The trap bar deadlift targets several secondary mover muscles due the nature of the lift being a compound lift, these include the trunk musculature, latissimus dorsi, adductors, gastrocnemus and solaus. It also requires stabilisation from the transverse abdominis, gluteus medius, quadratus lumborum and rotator cuff muscles.
How does the trap bar deadlift compare to other deadlift exercises?
The trap bar deadlift is moderate in technical demand and allows an athlete to lift a large amount of weight when compared to over deadlift variations such as the conventional deadlift, Romanian deadlift and single leg deadlift variations.
The trap bar deadlift is moderate in technical demand, but lower when compared to other deadlift variations such as the conventional deadlift, Romanian deadlift and single leg variations.
This is because of the set up position (i.e. hands at side of body, centre of gravity in line with the feet, upright posture), which puts you in an advantageous position to maintain the correct technique – in our experience of working with development athletes, we’ve found athletes typically *click* with this exercise, they can hit the ground running with this exercise from their first session.
This is in comparison to the conventional deadlift, Romanian deadlift and single leg variations, which typically takes longer to learn and can be more challenging to maintain the correct technique.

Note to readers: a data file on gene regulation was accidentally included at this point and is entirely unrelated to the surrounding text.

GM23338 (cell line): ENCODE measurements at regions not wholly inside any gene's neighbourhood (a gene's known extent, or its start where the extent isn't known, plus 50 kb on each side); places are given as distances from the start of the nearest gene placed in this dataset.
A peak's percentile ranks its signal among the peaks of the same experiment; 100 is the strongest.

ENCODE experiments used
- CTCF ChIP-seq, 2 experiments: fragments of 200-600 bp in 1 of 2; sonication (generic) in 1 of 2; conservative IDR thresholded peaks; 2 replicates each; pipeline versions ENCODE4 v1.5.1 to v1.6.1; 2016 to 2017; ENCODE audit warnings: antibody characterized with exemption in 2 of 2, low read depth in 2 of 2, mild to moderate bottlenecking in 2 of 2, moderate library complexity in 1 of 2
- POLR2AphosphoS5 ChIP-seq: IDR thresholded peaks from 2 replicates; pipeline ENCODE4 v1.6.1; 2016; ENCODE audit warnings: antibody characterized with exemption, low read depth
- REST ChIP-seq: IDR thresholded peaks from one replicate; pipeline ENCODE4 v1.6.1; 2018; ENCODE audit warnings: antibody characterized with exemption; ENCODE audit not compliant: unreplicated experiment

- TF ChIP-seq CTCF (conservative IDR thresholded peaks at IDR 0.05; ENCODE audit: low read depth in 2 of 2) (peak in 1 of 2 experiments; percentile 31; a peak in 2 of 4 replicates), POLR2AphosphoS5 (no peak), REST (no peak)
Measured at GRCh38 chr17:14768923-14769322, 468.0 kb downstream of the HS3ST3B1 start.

This is because the conventional and Romanian deadlift requires your hands to grip the bar in front of your body which makes it more demanding to maintain a flat back. Single leg deadlift variations can be considered more technically demanding, given balance and stability add an extra element of complexity.
The trap bar deadlift typically allows you to lift more weight when compared to other deadlift variations.
We’ve found this in our day-to-day experiences of coaching development athletes, who can lift more performing the trap bar deadlift when compared to other variations, but it has also been evidenced by Swinton et al. (2011) and Lake et al (2017).
They found that males with some lifting experience could lift 5-10% more with the trap bar (low handles) when compared to the conventional deadlift – it’s acknowledged that you can typically lift even more with high handles, indicating the trap bar deadlift is an exercise that can be loaded more than others.
*Side note – this data is presented as an example to demonstrate the difference. The research was conducted in males who had some lifting experience, so take caution when interpreting the 5-10% difference to your context (e.g. athlete, gender, experience level, training history etc).
This is because of the advantageous set up position (i.e. the centre of gravity is in line with the feet, hands at side of body, upright posture), allowing you to drive directly up with the load distributed across the body.
The trap bar deadlift is a great introductory compound lift given that it’s relatively easier to learn and maintain the correct technique. It also provides athletes an opportunity to hit the ground running to load in the first session that the athlete learns the trap bar deadlift.
For some athletes (e.g. rowers), where further down the line I know eventually I will programme the conventional deadlift to support lower limb strength during knee and hip flexion during the drive phase of the rowing stroke, I have first programmed the trap bar deadlift for them to build basic strength whilst they develop movement quality and the control needed to hold a neutral spine during the conventional deadlift.
Given the high load and moderate technical demand, the trap bar deadlift lends its way to being advantageous as a tool to developing lower limb strength, specifically in the glutes, hamstrings and quads.